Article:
The publication detail shows the title, authors (with indicators showing other profiled authors), information on the publishing organization, abstract and a link to the article in PubMed. This abstract is what is used to create the fingerprint of the publication. If any grants are referenced by the publication, they will be listed here as well.
Repetitive bilateral arm training and motor cortex activation in chronic stroke: a randomized controlled trial.
Andreas R Luft; Sandy McCombe-Waller; Jill Whitall; Larry W Forrester; Richard Macko; John D Sorkin; Jörg B Schulz; Andrew P Goldberg; Daniel F Hanley (Profiled Authors: Larry W Forrester; Andrew P Goldberg; Richard F Macko; John D Sorkin; Jill Whitall; Sandra A Mccombe-Waller)
Division of Gerontology, Department of Medicine, University of Maryland School of Medicine, Baltimore 21201, USA.
JAMA : the journal of the American Medical Association 2004;292(15):1853-61.
CONTEXT: Reorganization in central motor networks occurs during early recovery from hemiparetic stroke. In chronic stroke survivors, specific rehabilitation therapy can improve upper extremity function. OBJECTIVE: To test the hypothesis that in patients who have chronic motor impairment following stroke, specific rehabilitation therapy that improves arm function is associated with reorganization of cortical networks. DESIGN, SETTING, AND PATIENTS: A randomized controlled clinical trial conducted in a US ambulatory rehabilitation program with 21 patients (median [IQR], 50.3 [34.8-77.3] months after unilateral stroke). Data were collected between 2001 and 2004. INTERVENTIONS: Patients were randomly assigned to bilateral arm training with rhythmic auditory cueing (BATRAC) (n = 9) or standardized dose-matched therapeutic exercises (DMTE) (n = 12). Both were conducted for 1 hour, 3 times a week, for 6 weeks. MAIN OUTCOME MEASURES: Within 2 weeks before and after the intervention, brain activation during elbow movement assessed by functional magnetic resonance imaging (fMRI) and functional outcome assessed using arm function scores. RESULTS: Patients in the BATRAC group but not in the DMTE group increased hemispheric activation during paretic arm movement (P = .03). Changes in activation were observed in the contralesional cerebrum and ipsilesional cerebellum (P = .009). BATRAC was associated with significant increases in activation in precentral (P<.001) and postcentral gyri (P = .03) and the cerebellum (P<.001), although 3 BATRAC patients showed no fMRI changes. Considering all patients, there were no differences in functional outcome between groups. When only BATRAC patients with fMRI response were included (n = 6), BATRAC improved arm function more than DMTE did (P = .02). CONCLUSIONS: These preliminary findings suggest that BATRAC induces reorganization in contralesional motor networks and provide biological plausibility for repetitive bilateral training as a potential therapy for upper extremity rehabilitation in hemiparetic stroke.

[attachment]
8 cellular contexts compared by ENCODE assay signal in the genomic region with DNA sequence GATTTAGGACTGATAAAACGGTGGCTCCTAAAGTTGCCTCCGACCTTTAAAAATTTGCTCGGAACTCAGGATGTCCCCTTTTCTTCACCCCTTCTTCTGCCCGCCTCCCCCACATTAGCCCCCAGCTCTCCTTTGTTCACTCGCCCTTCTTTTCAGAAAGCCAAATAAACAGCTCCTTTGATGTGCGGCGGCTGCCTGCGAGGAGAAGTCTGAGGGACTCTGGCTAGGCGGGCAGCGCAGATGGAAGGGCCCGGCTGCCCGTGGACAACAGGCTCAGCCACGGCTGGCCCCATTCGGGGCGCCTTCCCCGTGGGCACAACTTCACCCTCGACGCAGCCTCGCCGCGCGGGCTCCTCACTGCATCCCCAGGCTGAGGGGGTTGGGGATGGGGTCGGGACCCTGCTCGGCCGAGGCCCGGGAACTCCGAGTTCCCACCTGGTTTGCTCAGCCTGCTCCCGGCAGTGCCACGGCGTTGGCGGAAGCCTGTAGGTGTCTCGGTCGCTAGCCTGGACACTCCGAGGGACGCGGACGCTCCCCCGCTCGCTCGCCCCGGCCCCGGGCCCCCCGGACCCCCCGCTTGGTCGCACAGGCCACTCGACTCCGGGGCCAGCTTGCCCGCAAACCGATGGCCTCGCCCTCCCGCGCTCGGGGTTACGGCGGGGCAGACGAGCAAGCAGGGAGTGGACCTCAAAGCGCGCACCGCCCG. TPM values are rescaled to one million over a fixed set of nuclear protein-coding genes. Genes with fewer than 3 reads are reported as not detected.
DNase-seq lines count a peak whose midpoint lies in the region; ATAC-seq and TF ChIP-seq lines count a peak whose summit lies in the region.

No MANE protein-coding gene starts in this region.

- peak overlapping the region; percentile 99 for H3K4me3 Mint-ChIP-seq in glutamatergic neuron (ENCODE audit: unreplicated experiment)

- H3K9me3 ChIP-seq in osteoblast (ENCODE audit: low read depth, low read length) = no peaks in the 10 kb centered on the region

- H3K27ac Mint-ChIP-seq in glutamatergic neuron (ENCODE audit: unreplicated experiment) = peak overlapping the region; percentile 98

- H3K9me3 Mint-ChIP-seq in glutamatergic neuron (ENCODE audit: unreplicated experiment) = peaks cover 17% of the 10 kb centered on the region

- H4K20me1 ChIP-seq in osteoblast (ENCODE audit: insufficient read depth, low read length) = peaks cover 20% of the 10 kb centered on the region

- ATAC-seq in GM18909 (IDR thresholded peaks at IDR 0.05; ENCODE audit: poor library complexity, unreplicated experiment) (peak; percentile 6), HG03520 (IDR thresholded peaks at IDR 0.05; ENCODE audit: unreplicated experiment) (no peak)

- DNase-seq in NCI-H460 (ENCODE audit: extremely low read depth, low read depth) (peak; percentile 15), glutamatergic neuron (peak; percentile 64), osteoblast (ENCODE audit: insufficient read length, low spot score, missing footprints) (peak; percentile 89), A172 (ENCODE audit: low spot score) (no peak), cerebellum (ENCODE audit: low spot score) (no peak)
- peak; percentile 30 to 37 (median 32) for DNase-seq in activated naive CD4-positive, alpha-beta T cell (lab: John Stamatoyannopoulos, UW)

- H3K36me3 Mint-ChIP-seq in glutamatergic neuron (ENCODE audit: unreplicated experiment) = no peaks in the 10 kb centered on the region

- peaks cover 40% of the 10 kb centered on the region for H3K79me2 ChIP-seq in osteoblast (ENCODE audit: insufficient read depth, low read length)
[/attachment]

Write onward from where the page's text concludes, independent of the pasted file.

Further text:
1 Originating Grant
Goldberg, Andrew P
15 July 1994 - 31 August 2006
NATIONAL INSTITUTE ON AGING
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